Why Factory Workers in South Korea Are Rising Up Against Smartphone Companies

Why Factory Workers in South Korea Are Rising Up Against Smartphone Companies

In the United States, it's Relay for Life season at universities and high schools. Students and families gather funds and march at day-long "relay" events to raise awareness about cancer. Thanks to ubiquitous smart phones, Facebook feeds are filled with selfies of well-meaning students raising money for cancer awareness.

But it looks like the processor chips for these phones come at a steep price for factory workers in South Korea, who say that their working conditions cause cancer.

Along with advocacy groups, the workers are demanding that companies like Samsung and Apple address dangerous plant conditions they claim are causing workers to develop deadly blood cancers, occupational leukemia and non-Hodgkins lymphoma.

So far, there have been more than 100 cases of workers developing these cancers during or after their time at the plants.

The problems seem to be arising on semiconductor production lines, where workers sterilize materials for smart phones and LCD screens with a mixture of dangerous chemicals. Workers come in close, repeated contact with benzene and trichloroethylene, known to cause the types of blood cancers popping up at the plants.

Researchers have attempted to investigate the link between these chemicals and workers’ health, but say more access to the factories is needed to prove formal causation between working conditions and cancer.

The stall in research doesn't keep these illnesses from the forefront of South Korean public debate.

Two films were released this spring detailing the epidemic. One of the two immortalized the death of young worker Hwang Yu-mi, who died at 22. The other, The Empire of Shame, is a documentary about the rising cases of illness in the factories.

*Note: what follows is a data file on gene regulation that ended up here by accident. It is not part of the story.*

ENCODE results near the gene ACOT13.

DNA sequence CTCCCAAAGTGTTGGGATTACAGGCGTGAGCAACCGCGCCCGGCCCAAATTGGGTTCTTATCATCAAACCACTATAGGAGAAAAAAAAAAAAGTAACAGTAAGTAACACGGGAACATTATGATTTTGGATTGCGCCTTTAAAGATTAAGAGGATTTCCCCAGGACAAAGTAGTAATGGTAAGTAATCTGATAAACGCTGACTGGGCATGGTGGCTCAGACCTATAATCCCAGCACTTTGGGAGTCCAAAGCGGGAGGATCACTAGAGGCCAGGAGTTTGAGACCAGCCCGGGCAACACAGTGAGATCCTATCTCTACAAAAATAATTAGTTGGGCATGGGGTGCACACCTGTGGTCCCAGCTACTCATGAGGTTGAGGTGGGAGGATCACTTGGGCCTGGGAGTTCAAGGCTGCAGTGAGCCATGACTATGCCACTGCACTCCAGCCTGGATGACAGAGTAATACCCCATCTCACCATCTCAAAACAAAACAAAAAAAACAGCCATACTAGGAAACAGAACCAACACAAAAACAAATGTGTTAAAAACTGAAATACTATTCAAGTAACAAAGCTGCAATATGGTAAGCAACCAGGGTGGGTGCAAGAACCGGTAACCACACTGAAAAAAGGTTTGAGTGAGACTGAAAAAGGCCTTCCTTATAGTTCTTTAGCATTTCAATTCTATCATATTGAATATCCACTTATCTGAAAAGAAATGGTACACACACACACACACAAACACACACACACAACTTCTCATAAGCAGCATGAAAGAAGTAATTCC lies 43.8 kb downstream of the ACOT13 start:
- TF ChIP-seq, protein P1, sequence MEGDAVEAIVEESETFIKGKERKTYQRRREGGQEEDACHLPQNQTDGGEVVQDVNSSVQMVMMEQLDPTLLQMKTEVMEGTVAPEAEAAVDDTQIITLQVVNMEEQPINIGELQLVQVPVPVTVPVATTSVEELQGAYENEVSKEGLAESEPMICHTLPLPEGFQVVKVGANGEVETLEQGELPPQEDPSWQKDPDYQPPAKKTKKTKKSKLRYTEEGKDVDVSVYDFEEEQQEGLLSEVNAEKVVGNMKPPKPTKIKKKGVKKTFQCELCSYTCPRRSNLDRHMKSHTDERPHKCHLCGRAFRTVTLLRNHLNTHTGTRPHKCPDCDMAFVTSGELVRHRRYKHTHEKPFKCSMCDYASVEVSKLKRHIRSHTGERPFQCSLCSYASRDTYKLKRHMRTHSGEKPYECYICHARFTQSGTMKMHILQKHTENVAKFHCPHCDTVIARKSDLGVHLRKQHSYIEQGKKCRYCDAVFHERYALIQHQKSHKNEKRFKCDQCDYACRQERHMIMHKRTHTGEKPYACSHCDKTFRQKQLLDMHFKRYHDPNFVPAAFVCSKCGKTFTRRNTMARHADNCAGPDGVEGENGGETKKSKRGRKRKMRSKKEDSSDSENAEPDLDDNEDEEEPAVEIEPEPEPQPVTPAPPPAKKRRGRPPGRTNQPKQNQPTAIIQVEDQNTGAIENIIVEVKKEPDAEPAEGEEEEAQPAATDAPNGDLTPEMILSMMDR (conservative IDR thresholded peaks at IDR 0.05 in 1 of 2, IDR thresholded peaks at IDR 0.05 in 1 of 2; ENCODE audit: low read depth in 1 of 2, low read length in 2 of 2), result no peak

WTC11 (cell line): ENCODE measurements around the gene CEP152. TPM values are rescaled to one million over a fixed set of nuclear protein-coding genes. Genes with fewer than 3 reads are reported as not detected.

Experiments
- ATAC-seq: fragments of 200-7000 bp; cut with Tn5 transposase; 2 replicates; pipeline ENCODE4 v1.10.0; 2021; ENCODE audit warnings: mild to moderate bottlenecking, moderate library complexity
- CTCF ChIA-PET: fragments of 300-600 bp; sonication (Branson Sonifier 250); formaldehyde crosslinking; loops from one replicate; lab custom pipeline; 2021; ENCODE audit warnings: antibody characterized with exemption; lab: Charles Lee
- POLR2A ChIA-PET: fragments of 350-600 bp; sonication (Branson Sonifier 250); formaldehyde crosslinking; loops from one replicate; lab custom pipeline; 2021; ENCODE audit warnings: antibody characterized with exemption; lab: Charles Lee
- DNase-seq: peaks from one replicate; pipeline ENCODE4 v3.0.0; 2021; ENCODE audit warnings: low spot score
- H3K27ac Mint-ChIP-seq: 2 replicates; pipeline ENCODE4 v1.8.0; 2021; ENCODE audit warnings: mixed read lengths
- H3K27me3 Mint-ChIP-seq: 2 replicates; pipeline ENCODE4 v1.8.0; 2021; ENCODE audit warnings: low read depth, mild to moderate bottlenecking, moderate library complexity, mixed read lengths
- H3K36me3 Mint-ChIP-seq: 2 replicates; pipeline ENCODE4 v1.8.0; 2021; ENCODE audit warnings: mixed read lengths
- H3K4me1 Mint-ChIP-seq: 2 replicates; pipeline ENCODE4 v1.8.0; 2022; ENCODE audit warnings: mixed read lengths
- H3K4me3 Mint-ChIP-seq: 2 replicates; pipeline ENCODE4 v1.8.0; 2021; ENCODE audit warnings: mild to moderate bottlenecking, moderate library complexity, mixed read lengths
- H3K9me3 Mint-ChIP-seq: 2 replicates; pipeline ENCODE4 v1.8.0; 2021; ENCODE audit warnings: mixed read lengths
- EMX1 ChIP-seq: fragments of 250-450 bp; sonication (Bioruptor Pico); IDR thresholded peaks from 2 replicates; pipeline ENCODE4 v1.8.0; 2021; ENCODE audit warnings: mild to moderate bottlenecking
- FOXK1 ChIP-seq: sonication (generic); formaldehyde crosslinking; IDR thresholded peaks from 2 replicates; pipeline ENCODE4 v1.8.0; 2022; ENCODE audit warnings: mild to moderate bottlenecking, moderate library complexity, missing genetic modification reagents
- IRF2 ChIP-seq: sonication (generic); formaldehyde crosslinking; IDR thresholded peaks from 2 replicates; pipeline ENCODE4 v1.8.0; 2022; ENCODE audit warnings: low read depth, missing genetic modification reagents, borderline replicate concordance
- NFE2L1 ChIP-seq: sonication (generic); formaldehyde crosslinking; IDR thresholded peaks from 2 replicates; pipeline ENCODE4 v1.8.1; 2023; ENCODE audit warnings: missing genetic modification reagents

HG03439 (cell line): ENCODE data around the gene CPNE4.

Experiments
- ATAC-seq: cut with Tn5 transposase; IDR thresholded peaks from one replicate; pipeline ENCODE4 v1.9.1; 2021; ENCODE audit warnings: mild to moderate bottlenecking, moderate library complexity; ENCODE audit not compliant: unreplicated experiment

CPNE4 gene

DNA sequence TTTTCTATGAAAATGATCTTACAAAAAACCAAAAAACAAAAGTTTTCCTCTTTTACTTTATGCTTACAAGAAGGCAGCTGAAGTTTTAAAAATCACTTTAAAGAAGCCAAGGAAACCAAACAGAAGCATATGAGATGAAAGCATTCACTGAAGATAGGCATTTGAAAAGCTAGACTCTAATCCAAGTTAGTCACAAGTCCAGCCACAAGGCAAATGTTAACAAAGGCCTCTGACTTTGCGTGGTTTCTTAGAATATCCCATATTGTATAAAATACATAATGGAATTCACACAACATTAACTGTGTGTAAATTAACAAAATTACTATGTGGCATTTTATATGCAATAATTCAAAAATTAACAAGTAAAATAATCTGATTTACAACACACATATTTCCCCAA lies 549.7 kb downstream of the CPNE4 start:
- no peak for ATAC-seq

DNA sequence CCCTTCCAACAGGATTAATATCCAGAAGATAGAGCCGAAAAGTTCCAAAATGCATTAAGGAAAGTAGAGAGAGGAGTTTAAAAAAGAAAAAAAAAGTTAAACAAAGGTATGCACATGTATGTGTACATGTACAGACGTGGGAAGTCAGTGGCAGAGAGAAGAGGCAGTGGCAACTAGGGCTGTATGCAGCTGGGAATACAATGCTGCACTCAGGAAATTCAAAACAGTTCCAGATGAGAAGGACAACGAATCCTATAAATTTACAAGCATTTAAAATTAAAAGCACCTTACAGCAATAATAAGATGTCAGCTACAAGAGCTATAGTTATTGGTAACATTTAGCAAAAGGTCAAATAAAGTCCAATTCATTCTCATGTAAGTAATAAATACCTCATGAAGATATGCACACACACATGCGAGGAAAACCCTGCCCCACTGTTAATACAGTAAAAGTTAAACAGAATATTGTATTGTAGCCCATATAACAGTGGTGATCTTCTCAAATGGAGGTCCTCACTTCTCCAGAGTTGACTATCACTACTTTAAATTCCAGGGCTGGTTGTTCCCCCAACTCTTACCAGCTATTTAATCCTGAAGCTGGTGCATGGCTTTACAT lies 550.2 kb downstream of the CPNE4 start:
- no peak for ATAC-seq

A representative of parliament is also planning to introduce a bill that would urge Samsung to remunerate and make apologies to affected workers and their families. Samsung representatives have said they have seen the proposed bill and will release a statement on the illness and deaths of factory workers.

At the same time, the company is joining the government to fight workers seeking compensation in court. The case was initially filed on behalf of 50 factory workers in 2007 and has ping-ponged around the courts and appeals process.

On May 15, the appeal goes to the country’s High Court. Samsung has signed on as a reference for the defense.

 

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Alexandra Hartmann

"Halfghan," feminist, and writer from Nebraska, currently based in Tunis. I studied all the things you're not supposed to talk about at the dinner table - politics, religion, sexuality, and gender.

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